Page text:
- For sneaking into the English classroom during their breaks (or when they don’t feel like being in other classes) just to talk, dance, or play
- For their politeness, their smiles, their giggles
- For teaching me what it looks like when a student is having a truly bad day as opposed to when he/she is just tired/cranky
- For the hugs, the hand holding, the talks
- For how hard they tried. Every. Day.
I am grateful to my fellow teachers at Yangsin:
- For including me in meetings in which I understood nothing
- For trying their hands at English, and speaking to me in Han
- For their passion for education
- For how much they care about their students
- For Wednesday volleyball
- For the Hweshiks (after hours staff dinners that turn into drinking parties that turn into your principal and fellow teachers admitting they’re scared to speak English with me, but they want to try.)
- For never getting too mad when they find missing students in my classroom
- For being patient with me
I am grateful to my Yesan apartment:
- For my tiny little town with the one grocery store
- For the Baskin Robbins in that town
- For my beautiful, huge apartment and for the experience of living on my own for the first time in a foreign country
- For the twinkle lights left by a previous tenant that kept the monsters away
- For my bathroom and the fact that I only sprayed myself in the face with the shower head/sink faucet twice throughout my time in Yesan
- For the heat lamp, also left behind by a previous owner
- For the ability to steal WIFI from the hair salon across the street, therefore never paying for my own internet service
I am grateful to Korean food:
- Convenient store Gimbap
- Kimchi jigae
- Coffee shops on every corner
- The little cream or red bean filled fish-shaped pastries (you’re right Vinny, they’re better with snow all around)
- Soup! Because you haven’t eaten a Korean meal if you didn’t have soup on the side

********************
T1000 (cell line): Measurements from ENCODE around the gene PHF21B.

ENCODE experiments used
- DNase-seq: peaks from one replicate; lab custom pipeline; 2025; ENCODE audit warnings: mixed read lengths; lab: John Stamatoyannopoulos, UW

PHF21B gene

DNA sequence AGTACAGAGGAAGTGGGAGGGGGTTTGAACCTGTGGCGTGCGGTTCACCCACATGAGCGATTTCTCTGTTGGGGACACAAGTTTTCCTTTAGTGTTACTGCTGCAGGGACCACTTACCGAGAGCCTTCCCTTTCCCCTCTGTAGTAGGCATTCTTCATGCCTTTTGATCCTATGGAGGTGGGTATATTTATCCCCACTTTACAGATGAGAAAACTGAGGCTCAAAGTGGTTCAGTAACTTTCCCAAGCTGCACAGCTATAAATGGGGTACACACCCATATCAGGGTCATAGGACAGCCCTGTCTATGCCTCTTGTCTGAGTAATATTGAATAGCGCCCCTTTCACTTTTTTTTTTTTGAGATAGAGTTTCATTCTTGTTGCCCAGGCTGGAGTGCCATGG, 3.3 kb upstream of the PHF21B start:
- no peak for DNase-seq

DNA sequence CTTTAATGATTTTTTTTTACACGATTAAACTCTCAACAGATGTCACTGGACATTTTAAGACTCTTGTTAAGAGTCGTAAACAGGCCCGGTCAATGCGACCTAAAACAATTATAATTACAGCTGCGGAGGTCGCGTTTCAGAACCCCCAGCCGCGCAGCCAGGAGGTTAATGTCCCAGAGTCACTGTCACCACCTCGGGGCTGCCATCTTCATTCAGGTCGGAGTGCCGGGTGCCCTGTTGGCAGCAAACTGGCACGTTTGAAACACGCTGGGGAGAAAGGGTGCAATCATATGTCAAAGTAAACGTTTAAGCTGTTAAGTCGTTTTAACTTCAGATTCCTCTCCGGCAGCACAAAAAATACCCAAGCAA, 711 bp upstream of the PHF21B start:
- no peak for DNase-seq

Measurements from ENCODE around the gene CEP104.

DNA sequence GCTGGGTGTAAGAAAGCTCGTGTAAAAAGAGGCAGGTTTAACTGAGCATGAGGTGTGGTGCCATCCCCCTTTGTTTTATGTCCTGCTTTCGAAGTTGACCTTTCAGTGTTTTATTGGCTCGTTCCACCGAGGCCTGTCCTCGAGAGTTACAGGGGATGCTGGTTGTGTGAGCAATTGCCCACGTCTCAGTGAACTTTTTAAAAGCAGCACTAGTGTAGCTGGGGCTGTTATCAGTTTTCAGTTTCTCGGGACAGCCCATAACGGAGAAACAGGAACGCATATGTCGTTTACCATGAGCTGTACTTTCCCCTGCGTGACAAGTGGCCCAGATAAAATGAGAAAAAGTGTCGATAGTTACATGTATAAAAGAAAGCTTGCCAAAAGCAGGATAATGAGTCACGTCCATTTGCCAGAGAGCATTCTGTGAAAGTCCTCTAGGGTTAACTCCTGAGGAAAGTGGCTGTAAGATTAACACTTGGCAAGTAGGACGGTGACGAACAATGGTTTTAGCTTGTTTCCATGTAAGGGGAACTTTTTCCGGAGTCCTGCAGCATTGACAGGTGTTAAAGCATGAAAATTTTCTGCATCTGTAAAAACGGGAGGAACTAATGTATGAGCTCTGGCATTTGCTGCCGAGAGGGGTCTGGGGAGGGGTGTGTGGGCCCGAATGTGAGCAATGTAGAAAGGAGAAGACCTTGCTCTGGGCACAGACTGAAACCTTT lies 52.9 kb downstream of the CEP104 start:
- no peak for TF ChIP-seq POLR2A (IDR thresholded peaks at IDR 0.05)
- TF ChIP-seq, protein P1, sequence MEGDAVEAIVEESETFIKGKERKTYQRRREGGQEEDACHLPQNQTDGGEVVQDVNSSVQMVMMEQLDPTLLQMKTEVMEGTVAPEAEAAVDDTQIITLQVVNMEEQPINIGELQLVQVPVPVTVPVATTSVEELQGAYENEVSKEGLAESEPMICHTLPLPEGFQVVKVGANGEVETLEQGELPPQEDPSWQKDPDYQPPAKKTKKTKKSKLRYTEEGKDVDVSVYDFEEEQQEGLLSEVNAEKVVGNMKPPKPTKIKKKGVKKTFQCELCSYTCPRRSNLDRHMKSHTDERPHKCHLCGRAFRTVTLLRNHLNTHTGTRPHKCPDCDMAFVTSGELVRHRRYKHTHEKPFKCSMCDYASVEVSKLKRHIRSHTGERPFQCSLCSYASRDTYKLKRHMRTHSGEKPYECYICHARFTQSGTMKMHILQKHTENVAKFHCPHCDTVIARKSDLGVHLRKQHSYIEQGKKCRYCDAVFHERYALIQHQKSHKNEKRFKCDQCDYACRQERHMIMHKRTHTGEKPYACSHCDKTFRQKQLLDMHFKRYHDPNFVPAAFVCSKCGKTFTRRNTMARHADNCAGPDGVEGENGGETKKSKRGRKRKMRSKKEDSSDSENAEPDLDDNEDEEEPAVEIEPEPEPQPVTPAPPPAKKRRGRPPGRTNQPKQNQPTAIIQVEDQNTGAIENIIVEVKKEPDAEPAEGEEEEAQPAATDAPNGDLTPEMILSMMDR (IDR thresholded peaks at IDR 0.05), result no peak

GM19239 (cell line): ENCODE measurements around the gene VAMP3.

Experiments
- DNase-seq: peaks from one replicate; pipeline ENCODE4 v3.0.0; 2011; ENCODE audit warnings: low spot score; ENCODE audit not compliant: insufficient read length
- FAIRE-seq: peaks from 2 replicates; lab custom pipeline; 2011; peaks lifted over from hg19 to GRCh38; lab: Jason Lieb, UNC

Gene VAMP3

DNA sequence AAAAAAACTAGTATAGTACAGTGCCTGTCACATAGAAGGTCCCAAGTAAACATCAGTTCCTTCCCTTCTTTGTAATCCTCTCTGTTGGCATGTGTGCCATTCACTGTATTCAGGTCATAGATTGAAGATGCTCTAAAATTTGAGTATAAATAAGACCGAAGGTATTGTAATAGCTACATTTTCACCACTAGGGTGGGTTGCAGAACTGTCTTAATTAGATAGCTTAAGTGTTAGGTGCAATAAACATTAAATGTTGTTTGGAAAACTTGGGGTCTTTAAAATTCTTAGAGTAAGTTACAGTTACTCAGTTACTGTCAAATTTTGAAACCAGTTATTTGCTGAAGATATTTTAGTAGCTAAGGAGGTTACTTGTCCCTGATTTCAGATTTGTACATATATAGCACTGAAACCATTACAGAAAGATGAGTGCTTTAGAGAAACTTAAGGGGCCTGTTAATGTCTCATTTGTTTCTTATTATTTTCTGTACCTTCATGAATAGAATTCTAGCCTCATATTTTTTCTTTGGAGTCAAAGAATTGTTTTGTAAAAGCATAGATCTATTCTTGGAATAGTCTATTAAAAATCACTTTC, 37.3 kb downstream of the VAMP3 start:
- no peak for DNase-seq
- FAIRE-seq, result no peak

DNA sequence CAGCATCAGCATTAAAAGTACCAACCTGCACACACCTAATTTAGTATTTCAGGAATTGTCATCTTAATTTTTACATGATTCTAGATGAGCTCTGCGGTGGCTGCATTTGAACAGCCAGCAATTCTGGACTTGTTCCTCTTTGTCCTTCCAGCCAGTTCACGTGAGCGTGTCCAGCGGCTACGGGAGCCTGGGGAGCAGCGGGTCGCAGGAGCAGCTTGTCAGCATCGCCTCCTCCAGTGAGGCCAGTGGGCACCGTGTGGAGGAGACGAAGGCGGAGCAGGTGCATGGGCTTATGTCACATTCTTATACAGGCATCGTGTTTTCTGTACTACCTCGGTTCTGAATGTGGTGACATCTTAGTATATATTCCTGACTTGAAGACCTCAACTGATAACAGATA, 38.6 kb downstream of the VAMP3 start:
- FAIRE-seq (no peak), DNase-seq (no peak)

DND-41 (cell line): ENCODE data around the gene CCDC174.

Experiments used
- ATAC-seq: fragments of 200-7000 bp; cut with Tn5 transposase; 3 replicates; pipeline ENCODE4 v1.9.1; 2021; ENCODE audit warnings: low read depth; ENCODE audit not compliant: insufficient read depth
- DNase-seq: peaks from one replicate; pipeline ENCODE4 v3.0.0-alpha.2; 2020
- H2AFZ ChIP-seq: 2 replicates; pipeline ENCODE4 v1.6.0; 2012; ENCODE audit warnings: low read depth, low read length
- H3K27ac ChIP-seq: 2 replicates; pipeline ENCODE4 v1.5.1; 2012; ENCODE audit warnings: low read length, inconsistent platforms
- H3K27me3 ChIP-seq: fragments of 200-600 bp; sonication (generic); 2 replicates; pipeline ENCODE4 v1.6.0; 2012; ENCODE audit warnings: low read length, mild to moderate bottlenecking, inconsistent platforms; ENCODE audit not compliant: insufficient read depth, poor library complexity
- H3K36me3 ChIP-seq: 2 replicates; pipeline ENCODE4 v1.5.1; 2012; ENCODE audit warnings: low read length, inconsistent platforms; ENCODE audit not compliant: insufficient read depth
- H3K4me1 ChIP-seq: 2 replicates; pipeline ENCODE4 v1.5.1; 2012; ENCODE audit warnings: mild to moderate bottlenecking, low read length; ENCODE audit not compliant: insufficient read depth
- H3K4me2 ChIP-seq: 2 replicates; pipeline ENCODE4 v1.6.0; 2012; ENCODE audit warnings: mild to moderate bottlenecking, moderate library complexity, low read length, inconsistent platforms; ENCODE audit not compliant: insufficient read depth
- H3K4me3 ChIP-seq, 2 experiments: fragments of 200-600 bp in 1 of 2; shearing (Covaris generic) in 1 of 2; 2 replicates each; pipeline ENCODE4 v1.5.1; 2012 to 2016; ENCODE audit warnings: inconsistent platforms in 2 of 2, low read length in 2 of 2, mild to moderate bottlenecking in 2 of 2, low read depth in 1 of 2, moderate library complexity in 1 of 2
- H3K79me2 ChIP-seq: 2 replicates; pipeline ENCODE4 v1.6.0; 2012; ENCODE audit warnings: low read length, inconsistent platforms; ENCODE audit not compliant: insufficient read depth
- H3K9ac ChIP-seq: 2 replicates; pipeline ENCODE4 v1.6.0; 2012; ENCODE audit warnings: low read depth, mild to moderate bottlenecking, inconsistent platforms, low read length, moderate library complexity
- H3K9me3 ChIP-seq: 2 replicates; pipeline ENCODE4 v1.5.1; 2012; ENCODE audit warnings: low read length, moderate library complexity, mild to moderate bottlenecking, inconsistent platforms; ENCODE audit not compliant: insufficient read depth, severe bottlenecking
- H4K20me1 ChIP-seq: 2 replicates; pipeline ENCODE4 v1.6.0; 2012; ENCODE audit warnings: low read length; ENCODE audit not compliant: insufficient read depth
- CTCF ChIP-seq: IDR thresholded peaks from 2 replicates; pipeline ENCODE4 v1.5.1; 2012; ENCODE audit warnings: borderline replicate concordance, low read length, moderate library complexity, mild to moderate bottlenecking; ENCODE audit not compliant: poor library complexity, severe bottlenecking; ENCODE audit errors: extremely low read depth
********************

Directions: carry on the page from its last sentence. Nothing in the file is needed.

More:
- Soju, even though it tastes like regret, and floor tiles, and the eyes of strangers shaming you at a hostel
I am grateful to Korean public transportation:
For the city buses that have a posted schedule that is set and stuck to
- For the drive
rs who are always friendly when greeted
- For the Ajummas to chat and who almost always have to be saved from falling when the bus drives too fast
- For the multi-city buses that have set schedules that are stuck to
- For the ability to buy tickets to said buses in advance on an automatic machine
- For the trains: schedules, prices, easy way to purchase
- For the fact that buses run almost 24-hours a day
- For the friendly and inexpensive rates of taxi drivers
- For the lack of open-container laws, but the paranoid need to still pour any to-go alcohol in a Krispy Kreme cup after a hard night
Every day, I am grateful for my time and experiences in South Korea. Without that semester, I genuinely do not believe I would have the skills, or patience, to be living in Indonesia now. I have an unending respect for my fellow volunteers who have never lived abroad before now, and even more for those who had never traveled outside of the United States before now.
To me, my time in Korea and Indonesia will always be tied. Korea is the time that prepared me for Peace Corps. It got me ready. It taught me how to be a teacher, and a foreigner. For that, I will forever be eternally grateful.